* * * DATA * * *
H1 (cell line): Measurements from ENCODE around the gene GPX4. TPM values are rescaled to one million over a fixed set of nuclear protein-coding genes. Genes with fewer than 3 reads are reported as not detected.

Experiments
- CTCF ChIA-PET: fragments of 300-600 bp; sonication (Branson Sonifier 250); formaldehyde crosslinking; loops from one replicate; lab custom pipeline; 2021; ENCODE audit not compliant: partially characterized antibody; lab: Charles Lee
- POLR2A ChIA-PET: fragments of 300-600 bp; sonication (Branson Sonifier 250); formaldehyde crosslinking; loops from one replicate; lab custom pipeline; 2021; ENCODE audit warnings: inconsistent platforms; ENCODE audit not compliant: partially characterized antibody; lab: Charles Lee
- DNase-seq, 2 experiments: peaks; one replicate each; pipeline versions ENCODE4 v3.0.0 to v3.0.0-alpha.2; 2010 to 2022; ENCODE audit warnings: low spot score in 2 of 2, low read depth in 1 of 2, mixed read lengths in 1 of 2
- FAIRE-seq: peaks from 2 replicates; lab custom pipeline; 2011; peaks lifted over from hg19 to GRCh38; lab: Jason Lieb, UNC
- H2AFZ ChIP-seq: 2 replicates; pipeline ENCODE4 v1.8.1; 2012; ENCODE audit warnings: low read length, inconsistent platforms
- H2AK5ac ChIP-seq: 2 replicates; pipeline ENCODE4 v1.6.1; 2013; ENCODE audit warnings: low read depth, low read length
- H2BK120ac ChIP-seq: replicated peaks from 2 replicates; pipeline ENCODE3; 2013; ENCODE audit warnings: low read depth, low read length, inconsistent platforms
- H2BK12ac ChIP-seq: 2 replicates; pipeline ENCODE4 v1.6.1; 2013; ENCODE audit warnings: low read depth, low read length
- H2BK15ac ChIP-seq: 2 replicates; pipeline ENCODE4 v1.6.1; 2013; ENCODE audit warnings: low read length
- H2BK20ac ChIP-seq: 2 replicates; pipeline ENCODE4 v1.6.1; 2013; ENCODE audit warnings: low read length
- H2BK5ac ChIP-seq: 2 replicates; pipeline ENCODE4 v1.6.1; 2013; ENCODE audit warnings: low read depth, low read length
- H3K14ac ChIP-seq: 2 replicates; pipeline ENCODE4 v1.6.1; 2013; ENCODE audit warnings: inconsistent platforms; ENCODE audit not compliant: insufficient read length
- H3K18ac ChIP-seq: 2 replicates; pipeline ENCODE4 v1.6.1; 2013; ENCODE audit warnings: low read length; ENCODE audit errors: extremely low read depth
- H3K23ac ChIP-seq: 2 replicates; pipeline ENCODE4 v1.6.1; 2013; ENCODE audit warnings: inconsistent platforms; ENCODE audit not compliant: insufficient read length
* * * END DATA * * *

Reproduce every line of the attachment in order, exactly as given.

H1 (cell line): Measurements from ENCODE around the gene GPX4. TPM values are rescaled to one million over a fixed set of nuclear protein-coding genes. Genes with fewer than 3 reads are reported as not detected.

Experiments
- CTCF ChIA-PET: fragments of 300-600 bp; sonication (Branson Sonifier 250); formaldehyde crosslinking; loops from one replicate; lab custom pipeline; 2021; ENCODE audit not compliant: partially characterized antibody; lab: Charles Lee
- POLR2A ChIA-PET: fragments of 300-600 bp; sonication (Branson Sonifier 250); formaldehyde crosslinking; loops from one replicate; lab custom pipeline; 2021; ENCODE audit warnings: inconsistent platforms; ENCODE audit not compliant: partially characterized antibody; lab: Charles Lee
- DNase-seq, 2 experiments: peaks; one replicate each; pipeline versions ENCODE4 v3.0.0 to v3.0.0-alpha.2; 2010 to 2022; ENCODE audit warnings: low spot score in 2 of 2, low read depth in 1 of 2, mixed read lengths in 1 of 2
- FAIRE-seq: peaks from 2 replicates; lab custom pipeline; 2011; peaks lifted over from hg19 to GRCh38; lab: Jason Lieb, UNC
- H2AFZ ChIP-seq: 2 replicates; pipeline ENCODE4 v1.8.1; 2012; ENCODE audit warnings: low read length, inconsistent platforms
- H2AK5ac ChIP-seq: 2 replicates; pipeline ENCODE4 v1.6.1; 2013; ENCODE audit warnings: low read depth, low read length
- H2BK120ac ChIP-seq: replicated peaks from 2 replicates; pipeline ENCODE3; 2013; ENCODE audit warnings: low read depth, low read length, inconsistent platforms
- H2BK12ac ChIP-seq: 2 replicates; pipeline ENCODE4 v1.6.1; 2013; ENCODE audit warnings: low read depth, low read length
- H2BK15ac ChIP-seq: 2 replicates; pipeline ENCODE4 v1.6.1; 2013; ENCODE audit warnings: low read length
- H2BK20ac ChIP-seq: 2 replicates; pipeline ENCODE4 v1.6.1; 2013; ENCODE audit warnings: low read length
- H2BK5ac ChIP-seq: 2 replicates; pipeline ENCODE4 v1.6.1; 2013; ENCODE audit warnings: low read depth, low read length
- H3K14ac ChIP-seq: 2 replicates; pipeline ENCODE4 v1.6.1; 2013; ENCODE audit warnings: inconsistent platforms; ENCODE audit not compliant: insufficient read length
- H3K18ac ChIP-seq: 2 replicates; pipeline ENCODE4 v1.6.1; 2013; ENCODE audit warnings: low read length; ENCODE audit errors: extremely low read depth
- H3K23ac ChIP-seq: 2 replicates; pipeline ENCODE4 v1.6.1; 2013; ENCODE audit warnings: inconsistent platforms; ENCODE audit not compliant: insufficient read length